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Wizard of OzPosts: 4392Joined: Sun Jan 02, 2005 5:14 amCountry: AustraliaFirst Name: DavidLocation: Newcastle, New South WalesContact:
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Re: fit the bill / fill the bill
Postby Wizard of Oz » Tue Jan 06, 2009 8:13 am
.. it is amazing to note that in Brewer"s DOP&F they have actually an each means bet of sorts on the etymology .. they indicate that ..
"Fill the bill, To. To be suitable; to be best for the purpose. The reference is probably to the size of lettering supplied for the name of an actor on a theatrical poster or bill. If one actor was lacking, the name of one more would certainly replace him and occupy the very same room.
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Ken GreenwaldPosts: 3811Joined: Mon Dec 13, 2004 8:25 amCountry: USAFirst Name: KenLast Name: GreenwaldLocation: Ft.Collins, Colorado, USA
Erik, What you have actually hypothesized appears entirely feasible. I had actually not thought of them as emerging in parallel because the earliest OED example of FILL THE BILL was from 1861 and also the earliest FIT THE BILL I had actually been able to come up through was from 1925. But I had not really looked that difficult for at an early stage FIT examples. In doing some extra browsing, I found a FIT THE BILL from 1890, which I have actually included to my over posting and I witnessed a couple of others that might have actually been from even previously, but I couldn"t provide their days with certainty. I think that the Brewer"s Thesaurus of Phrase & Fable comment in Wiz"s above posting, which includes the magic word perhaps, probably represents the most realistic assessment of the batch – the beginning of the two expressions seems to have been theatrical and also it is not well-known for particular specifically what FILL THE BILL or FIT THE BILL initially referred to, nor whether the 2 expressions developed separately, and also if they did, which came initially. So, as I pointed out previously, the jury is still out but more than likely knows also less than I assumed it did. (>;)___________________Ken – January 6, 2009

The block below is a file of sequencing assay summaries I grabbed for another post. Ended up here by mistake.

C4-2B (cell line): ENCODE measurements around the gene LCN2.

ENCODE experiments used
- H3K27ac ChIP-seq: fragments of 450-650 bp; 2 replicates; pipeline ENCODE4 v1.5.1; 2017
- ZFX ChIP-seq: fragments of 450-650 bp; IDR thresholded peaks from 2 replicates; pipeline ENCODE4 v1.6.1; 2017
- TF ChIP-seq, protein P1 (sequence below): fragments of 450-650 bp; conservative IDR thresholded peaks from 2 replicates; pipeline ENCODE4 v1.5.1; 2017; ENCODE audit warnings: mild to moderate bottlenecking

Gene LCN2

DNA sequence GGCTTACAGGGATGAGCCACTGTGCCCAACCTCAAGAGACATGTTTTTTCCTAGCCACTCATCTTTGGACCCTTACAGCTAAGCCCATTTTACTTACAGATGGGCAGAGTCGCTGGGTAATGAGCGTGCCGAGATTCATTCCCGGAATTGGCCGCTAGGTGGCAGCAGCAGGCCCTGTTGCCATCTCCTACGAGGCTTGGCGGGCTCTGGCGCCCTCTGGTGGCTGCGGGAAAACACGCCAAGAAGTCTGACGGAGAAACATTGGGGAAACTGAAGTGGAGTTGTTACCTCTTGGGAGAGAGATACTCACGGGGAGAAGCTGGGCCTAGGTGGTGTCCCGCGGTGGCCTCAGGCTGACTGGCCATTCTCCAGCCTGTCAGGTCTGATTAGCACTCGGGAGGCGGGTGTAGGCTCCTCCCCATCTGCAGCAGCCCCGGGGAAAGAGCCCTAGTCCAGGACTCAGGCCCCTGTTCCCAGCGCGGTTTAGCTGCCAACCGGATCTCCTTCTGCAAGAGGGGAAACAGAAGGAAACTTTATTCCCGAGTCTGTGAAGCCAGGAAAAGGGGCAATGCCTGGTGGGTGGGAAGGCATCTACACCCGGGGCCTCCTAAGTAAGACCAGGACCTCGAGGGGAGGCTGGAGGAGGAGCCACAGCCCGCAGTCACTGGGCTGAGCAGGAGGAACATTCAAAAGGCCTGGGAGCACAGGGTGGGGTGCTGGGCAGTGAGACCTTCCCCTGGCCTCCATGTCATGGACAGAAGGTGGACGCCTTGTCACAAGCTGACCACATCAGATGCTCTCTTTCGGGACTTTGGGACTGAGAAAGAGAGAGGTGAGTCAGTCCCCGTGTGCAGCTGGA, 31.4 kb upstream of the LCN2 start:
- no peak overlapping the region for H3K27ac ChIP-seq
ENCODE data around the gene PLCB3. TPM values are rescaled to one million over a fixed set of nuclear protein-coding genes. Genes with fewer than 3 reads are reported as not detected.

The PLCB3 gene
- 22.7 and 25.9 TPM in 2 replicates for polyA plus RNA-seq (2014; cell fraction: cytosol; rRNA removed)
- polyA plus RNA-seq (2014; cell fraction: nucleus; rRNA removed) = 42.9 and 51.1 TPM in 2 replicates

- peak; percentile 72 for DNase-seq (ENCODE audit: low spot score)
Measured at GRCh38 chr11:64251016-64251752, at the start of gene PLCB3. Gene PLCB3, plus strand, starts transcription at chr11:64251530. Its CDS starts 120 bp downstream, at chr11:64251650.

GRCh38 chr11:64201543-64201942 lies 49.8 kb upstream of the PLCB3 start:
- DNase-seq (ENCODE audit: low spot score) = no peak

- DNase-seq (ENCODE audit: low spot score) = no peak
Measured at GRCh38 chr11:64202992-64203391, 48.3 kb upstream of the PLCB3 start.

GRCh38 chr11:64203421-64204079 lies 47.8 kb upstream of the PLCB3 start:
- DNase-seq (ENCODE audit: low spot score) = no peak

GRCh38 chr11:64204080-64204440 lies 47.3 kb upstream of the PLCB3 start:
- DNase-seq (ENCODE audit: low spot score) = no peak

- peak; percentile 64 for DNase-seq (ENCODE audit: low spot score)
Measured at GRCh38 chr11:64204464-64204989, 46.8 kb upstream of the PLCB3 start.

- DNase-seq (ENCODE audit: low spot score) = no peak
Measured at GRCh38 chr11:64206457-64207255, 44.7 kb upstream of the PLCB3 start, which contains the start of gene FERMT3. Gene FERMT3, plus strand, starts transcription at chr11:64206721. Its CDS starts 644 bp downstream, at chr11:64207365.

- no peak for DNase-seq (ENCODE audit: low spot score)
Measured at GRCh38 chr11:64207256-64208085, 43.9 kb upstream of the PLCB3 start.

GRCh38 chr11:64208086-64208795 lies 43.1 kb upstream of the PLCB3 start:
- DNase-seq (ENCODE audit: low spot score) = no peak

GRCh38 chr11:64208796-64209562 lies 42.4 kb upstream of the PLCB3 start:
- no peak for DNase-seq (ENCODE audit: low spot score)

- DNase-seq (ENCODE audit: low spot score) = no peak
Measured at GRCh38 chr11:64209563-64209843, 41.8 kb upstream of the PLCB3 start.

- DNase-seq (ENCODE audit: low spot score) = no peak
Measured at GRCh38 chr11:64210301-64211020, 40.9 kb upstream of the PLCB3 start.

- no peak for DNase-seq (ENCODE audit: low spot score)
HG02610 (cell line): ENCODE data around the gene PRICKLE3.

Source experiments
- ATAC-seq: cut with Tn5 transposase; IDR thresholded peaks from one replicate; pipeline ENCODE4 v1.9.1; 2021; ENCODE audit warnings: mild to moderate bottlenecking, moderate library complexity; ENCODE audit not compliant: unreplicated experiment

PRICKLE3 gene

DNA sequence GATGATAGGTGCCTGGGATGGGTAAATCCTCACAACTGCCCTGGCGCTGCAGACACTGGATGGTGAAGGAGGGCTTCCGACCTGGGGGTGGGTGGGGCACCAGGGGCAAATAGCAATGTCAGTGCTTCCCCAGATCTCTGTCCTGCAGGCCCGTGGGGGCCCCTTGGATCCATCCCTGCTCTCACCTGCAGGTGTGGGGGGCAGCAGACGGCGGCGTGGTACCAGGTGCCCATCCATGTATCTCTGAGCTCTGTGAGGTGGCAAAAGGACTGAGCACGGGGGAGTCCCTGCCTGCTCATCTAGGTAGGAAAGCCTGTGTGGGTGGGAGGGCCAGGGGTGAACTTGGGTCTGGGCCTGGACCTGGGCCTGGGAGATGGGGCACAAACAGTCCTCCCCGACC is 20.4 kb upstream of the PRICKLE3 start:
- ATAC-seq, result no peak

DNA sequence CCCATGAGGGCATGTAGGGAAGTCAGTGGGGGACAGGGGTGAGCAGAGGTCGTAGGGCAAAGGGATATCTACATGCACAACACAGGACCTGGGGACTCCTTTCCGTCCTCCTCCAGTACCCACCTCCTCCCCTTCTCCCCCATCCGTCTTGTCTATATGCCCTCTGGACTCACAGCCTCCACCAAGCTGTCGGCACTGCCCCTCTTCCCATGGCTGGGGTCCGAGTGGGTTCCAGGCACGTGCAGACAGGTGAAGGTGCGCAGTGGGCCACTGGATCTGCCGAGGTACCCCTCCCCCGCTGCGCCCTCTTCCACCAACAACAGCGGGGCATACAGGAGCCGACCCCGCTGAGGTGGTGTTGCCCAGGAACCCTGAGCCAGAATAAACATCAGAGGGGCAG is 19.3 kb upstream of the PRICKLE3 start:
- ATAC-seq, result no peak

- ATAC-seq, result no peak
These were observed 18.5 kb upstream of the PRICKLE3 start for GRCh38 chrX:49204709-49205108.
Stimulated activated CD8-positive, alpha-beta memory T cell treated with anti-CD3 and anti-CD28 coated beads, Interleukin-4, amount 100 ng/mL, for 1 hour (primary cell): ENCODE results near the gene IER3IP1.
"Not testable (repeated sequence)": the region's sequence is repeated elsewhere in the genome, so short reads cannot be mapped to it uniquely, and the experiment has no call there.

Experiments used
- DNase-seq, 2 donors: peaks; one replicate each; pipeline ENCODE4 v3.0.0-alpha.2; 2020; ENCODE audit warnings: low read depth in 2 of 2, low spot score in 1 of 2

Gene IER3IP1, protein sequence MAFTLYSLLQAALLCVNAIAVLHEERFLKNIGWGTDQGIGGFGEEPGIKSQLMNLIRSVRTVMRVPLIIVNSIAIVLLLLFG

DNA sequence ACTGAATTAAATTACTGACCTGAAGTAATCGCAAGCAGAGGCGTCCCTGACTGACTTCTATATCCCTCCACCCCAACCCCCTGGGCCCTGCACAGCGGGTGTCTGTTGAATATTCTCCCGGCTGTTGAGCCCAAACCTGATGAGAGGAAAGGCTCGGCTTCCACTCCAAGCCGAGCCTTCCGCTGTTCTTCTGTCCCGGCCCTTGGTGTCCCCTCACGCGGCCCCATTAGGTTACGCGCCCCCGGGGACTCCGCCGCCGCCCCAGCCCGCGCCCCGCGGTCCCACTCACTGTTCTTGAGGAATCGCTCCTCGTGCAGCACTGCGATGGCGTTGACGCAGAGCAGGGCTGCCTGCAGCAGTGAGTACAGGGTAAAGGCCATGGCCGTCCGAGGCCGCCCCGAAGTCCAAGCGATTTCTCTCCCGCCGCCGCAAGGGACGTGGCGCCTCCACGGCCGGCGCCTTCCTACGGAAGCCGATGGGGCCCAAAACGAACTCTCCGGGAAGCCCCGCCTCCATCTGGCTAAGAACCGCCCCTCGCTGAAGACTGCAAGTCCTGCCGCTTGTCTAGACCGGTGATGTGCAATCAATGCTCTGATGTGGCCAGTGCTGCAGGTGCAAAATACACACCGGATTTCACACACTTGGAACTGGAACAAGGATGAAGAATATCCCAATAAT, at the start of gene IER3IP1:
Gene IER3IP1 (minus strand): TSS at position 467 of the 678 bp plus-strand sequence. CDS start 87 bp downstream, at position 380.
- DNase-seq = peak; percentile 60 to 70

trolleyPosts: 2730Joined: Thu Dec 28, 2006 10:15 pmCountry: CanadaFirst Name: johnLast Name: larkinLocation: Victoria, B.C.
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Speaking of the jury still being out, tright here is a 3rd school of assumed. It might be a very tiny school, though, as I can not uncover any kind of corroboration on the internet. I remember hearing (or reading), somewright here, at some point that the bill in question was actually a legal record recognized as a "bill of particulars". This bill is a created statement, submitted by a plaintiff or a prosecutor at the request of a defendant, providing the defendant in-depth information concerning the clintends or charges made versus him or her. As a side-note, “fit the bill” could be a misheard marriage of “fill the bill" and “foot the bill”.